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    A "mobile web app" is nothing more than a website. The primary difference between it and a normal "desktop" site is that small screen real estate and work flow *can* be accounted for and perhaps made to look "app like". However, a "mobile web app" is nothing but loaded jargon to make it sound cooler/newer than it really is. The primary advantage is that a single code base can function on any device. If you wanted to support Android and iPhone going the traditional route you would essentially have to build two separate products and who knows how much worst that is going to get with how often new things come into the market. A "mobile web app" is a safe bet that the site will function on all devices so long as it is created properly. The primary disadvantages is that you can't get close to the hardware as you can with Java and Objective C and the nature of a compiled language will result in a more responsive/fast application. Not to mention it is not dependent on browser and in some cases a network connection (depends on the app). I have used jQuery Mobile and Sencha Touch2 and none of those get even close to the UI performance of a traditional app. I think Sencha Touch 2 does a pretty good job but it is nothing in comparison to a normal app. I have yet to come across a technique that works very well on the web which delivers the same, persistent UI experience w/ animations, etc as a standard app.
    The only code I hate more than my own is everyone else's.

  4. #4
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    ralph.m's Avatar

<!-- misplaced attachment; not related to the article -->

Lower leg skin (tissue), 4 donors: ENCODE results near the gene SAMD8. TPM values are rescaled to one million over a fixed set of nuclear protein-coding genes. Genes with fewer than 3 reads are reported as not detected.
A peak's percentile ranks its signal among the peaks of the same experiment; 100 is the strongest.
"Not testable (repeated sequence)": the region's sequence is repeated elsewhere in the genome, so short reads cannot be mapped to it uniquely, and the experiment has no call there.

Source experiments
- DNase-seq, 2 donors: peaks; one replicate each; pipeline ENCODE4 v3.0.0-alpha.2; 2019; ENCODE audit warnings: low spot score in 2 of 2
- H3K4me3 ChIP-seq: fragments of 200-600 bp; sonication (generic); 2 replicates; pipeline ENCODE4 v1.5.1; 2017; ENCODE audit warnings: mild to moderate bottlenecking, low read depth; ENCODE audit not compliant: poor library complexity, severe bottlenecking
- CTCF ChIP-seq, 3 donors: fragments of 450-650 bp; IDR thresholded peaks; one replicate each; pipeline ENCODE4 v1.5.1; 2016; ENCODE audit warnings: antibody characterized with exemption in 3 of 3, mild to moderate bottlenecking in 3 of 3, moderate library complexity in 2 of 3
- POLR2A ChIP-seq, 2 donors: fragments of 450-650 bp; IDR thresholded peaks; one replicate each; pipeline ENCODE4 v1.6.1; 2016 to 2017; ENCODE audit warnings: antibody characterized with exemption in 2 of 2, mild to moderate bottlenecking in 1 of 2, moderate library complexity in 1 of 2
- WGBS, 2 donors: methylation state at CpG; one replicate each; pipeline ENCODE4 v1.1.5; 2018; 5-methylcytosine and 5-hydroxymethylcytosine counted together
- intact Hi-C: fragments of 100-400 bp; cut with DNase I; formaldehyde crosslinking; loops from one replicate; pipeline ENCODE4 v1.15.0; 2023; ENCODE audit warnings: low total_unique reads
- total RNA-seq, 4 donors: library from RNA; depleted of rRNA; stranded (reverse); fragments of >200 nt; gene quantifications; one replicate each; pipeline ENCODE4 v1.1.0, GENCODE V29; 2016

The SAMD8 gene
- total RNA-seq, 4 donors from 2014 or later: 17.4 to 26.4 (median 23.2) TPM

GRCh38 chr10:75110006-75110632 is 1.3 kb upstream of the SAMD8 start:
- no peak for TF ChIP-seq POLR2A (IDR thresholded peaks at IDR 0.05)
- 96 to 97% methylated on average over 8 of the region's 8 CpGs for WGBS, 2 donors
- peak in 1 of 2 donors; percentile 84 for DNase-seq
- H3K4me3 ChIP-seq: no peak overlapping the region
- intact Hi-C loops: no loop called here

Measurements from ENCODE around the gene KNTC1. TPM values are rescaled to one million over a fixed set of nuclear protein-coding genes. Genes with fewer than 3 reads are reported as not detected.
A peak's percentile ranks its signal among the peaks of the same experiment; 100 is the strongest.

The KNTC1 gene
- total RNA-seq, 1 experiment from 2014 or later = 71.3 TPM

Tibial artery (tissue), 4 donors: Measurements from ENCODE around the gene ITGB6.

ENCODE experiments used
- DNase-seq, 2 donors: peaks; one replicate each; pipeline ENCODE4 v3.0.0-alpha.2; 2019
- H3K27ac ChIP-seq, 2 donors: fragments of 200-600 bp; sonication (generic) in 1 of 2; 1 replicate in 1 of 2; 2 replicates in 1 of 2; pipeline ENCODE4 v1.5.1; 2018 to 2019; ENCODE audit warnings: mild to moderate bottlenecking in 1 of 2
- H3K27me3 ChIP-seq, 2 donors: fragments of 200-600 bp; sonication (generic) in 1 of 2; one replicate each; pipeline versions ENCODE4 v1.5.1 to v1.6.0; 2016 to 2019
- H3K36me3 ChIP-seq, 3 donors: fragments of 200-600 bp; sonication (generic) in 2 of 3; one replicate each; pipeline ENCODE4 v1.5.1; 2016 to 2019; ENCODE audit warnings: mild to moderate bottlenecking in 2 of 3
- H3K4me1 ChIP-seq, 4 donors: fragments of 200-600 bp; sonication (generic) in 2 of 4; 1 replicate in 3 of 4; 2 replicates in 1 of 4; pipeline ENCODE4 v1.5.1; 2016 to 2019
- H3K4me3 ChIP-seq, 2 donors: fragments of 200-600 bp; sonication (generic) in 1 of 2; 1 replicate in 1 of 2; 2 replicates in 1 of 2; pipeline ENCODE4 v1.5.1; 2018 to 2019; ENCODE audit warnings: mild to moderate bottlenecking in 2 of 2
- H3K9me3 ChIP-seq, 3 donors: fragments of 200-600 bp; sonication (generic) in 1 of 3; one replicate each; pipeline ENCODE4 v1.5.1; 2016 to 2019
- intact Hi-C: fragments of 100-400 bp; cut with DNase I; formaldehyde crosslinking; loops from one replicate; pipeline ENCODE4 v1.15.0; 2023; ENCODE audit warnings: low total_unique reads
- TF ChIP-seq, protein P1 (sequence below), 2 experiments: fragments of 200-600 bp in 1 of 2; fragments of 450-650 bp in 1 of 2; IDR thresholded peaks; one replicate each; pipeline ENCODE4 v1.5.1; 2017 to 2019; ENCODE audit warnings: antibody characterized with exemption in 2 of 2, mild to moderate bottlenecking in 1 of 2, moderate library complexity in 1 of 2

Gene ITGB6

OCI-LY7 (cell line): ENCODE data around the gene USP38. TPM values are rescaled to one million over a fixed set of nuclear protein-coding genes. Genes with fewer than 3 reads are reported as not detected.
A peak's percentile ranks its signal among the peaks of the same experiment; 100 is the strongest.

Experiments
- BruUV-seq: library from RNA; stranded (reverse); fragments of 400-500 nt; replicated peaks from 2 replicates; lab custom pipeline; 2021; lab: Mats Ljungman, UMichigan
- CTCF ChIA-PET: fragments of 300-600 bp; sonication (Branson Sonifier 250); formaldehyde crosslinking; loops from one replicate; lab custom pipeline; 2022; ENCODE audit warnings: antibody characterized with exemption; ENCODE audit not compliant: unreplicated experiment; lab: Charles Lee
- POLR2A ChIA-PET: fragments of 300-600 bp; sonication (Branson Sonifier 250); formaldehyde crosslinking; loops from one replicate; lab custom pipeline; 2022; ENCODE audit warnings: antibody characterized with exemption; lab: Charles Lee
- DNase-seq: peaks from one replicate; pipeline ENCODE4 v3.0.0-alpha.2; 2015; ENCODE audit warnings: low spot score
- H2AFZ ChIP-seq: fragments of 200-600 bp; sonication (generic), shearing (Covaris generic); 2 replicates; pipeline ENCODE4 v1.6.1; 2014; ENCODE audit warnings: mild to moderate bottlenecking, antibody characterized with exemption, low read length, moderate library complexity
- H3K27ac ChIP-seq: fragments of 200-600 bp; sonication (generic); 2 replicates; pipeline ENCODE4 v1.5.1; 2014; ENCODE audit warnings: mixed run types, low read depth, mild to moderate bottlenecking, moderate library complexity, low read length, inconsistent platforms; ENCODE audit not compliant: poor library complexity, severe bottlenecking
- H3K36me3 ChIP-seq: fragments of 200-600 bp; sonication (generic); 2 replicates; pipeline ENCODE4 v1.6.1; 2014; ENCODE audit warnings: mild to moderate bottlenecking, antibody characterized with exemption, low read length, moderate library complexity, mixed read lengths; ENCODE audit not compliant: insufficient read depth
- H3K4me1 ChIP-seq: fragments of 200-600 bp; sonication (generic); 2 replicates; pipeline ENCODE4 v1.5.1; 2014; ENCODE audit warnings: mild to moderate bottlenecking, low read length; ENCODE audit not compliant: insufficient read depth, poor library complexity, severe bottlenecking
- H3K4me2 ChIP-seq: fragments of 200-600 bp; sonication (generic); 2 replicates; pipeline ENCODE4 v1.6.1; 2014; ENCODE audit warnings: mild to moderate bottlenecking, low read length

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    As I'm sure you know, you can wrap your HTML/CSS/JS in a container like PhoneGap, which turns it into a portable app with quite a bit of access to the hardware. It's mentioned in the article I linked to. Kind of a half-way house, I guess, with some advantages and disadvantages.
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  5. #5
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    The API coding for mobile apps like ones for the iPhone are totally different from the HTML mobile sites.
    The interaction of software and hardware is different as mobile HTML is more static while the apps are usually more transition based.

  6. #6
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    1) Why do people want to turn their website into a mobile APP? What good will that do?

    If you view most websites on your mobile device, you'll see that they are hard to read. A mobile app rectifies this. For instance check out these two versions of the same content. The second is a web app and you can view the content so much easier on a small device:
    Desktop: http://bit.ly/H6QrVb
    Mobile: http://bit.ly/webapps

    2) What happens with database-driven websites? How can they be apps when you need the database and the server scripts for it to work?

    In this case, the designer will use the database within the mobile device, that's all. Mobile devices have their own databases.

    3) HTML/CSS was designed for laying out content. Not for making software UIs. It may be possible, but not ultimate. Why is it pushed for app development then?

    Surprise! App development is website development on a smaller scale. Again, see the links above for examples.

    4) What's wrong with Java (Android) and Obj-C (iOS)? Yes it takes a lot of time to learn probably, but can you even touch the capabilities and performance of writing actual compiled code rather than web scripts? Especially on performance limited devices such as phones.

    There is nothing wrong with Java and obj-C. But for those who already are skilled with HTML/CSS/JS, they can jump into the app world more quickly and contribute to the world faster.